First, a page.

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What Is Bioprinting?

Bioprinting allows the fabrication of complex biological constructs for tissue engineering. Combine this with 3D printing, and it's possible to create functional 3D tissue and organs using computer-aided design (CAD) software and 3D printing.

 

3D printing using existing technology was extended to create 3D bioprinting in the first decade of the 21st century. Its development has continued, with companies such as Manchester BIOGEL (MBG) creating complex biological scaffolds from biological materials relevant to the function of the required tissues. 3D printing for transportable organs has seen significant investment and breakthroughs in organ and tissue regenerative ability.

 

In the 1980s, it was discovered that extracellular matrix in cell behaviour was fundamental to cell cultures that in 3D would mimic key tissue factors more effectively than 2D in vivo monolayers.

 

 

The four stages of bioprinting

 

  1. A healthy tissue or organ resembling the required results is scanned into CAD. CT or MRI scanning is used.

  2. Using CAD, create a base model to generate printing instructions for a replica structure.

  3. Results are printed layer by layer using a bioink. Bioinsk contains living cells that mix with microgels to provide a suitable environment to keep the cells alive and create a living 3D tissue or organ structure. The bioink must be selected to provide the correct scaffold structure for the tissue/organ replicated type.

  4. A bioreactor then incubates the organ by simulating the environment in which it would typically live. Depending on the requirements of the organ, this step may not be required. However, the resulting organ must be kept viable until it is needed for transplant or research.

 

Tissue, bones or organs are highly individual, and no two will be identical. Bioprinting and additive manufacturing allows different components and parts to be built separately and assembled into complex structures more accurately than any manufacturing or mould process.

 

 

Bioprinting Mechanisms

 

Items with a hierarchical structure can be created using bioprinting, something that previously had been impossible. Biomimicry is one approach used to replicate the function of a body part around a scaffold if the form required is the same as the original. This method relies on a bioreactor for maturation. Autonomous self-assembly allows embryonic organ development. If relevant embryonic elements are in place, this leads to natural development without a scaffold. Lastly, the mini tissue approach combines Biomimicry and Autonomous self-assembly, created cultured cells that make up bio ink. Layers of the mini tissues are then printed together, where they will self-assemble into the target organ.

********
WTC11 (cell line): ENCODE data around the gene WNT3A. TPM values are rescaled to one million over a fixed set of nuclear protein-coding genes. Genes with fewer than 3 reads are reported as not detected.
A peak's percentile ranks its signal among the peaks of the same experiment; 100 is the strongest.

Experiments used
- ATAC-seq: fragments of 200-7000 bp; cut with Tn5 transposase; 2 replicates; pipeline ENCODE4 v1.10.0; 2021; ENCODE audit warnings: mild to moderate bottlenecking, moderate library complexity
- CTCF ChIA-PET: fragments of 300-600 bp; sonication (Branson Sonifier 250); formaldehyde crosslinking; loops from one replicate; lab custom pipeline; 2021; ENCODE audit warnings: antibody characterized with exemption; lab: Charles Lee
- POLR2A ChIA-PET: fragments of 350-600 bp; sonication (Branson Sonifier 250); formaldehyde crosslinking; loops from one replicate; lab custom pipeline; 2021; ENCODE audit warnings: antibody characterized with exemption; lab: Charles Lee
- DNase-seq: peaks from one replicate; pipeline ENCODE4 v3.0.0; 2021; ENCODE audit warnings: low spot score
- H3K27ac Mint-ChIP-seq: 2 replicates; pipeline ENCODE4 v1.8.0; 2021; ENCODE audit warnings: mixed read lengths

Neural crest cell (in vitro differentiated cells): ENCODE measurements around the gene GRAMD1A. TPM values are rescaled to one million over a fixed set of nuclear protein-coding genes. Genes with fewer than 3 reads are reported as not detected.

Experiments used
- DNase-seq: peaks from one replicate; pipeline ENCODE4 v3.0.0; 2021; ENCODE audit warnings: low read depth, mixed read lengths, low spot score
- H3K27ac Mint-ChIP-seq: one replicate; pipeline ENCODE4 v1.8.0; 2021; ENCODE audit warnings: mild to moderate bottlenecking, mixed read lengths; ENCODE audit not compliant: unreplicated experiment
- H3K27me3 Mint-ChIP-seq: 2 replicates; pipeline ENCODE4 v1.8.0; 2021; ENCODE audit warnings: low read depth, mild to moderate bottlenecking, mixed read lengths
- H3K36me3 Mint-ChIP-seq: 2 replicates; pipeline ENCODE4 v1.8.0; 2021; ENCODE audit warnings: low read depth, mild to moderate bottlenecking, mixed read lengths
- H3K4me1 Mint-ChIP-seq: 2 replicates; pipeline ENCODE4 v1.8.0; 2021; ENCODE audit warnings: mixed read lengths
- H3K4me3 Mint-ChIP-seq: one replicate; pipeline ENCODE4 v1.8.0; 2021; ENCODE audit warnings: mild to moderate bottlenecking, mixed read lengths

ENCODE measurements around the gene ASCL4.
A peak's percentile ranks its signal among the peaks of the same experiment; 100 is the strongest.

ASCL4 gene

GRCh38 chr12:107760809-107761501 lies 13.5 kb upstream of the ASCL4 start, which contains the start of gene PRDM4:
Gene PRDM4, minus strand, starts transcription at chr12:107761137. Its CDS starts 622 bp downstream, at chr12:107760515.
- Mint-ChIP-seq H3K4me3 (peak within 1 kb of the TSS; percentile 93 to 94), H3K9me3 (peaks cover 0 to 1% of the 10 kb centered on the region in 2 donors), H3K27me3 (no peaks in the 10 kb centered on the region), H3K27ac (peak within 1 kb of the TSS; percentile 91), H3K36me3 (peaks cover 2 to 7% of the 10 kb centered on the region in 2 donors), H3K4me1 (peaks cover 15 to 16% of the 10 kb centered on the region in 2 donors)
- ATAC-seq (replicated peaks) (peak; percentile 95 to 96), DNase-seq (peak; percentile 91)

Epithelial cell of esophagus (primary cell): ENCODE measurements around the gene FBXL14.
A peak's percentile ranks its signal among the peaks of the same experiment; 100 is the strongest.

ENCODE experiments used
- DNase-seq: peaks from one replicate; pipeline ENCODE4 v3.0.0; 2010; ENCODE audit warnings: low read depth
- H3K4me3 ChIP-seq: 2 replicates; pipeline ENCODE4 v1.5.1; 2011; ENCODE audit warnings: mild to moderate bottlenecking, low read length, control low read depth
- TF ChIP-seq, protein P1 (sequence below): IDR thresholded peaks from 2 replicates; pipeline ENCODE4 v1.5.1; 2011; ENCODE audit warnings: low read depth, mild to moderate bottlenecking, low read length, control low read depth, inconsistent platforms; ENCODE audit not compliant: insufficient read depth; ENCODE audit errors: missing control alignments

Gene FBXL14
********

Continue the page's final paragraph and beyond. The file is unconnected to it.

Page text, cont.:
3 Main Bioprinting Methods

  •  Extrusion – bioinks are extruded to create 3D structures through nozzles. They are perhaps the simplest to use, a cost-effective and reproducible technique used by those already working with 3D cell culture.
  • Inkjet – the start of the bioprinting concept. Droplets of dilute solutions are dispensed in non-contact printing through microvalve, piezoelectric or thermal printing processes. It is high speed and low cost but lacks precision and needs a low viscosity bio-ink.
  • Laser – a laser energy source deposits biomaterials onto substrates. It is compatible with a broad range of viscous bioinks, and the resolution can be microscaled. It is a more costly and time-consuming option.

Success is dependent on the selection of a suitable bioink. The bioink is capable of forming and maintaining the structure of the printed organ or tissue. Curing and additional functions must also be considered. Physical bio ink properties can affect cell behaviour and the success of tissue transplant in vivo. Its viscosity can stress cells during the printing process.

 

 

PeptiInks® Innovative Bioink Solutions

 

The range of peptide hydrogels is explicitly designed for successful 3D bioprinting cell cultures. Suitable for any extrusion-based printing, they are shear thinning and engineered with chemical and mechanical properties that mimic native cellular microenvironments. This specialism allows successful tissue cell type growth of any kind. 

 

The control of polymerisation processes through cell layer printing with an option to print the bioink without cells is seen by researchers as an attractive advantage. They are artificially made, which allows for low cost, well defined easy replication. They offer a future beyond that of currently available bioinks.

 

Eada Hudes
Eada Hudes is an student whose experiences in life make her really tougher than anyone else. She can lend you expert tips on diverse topics ranging from relationship to fashion, making money, health and so on. Her write-ups are a window into her thoughts and knowledge.
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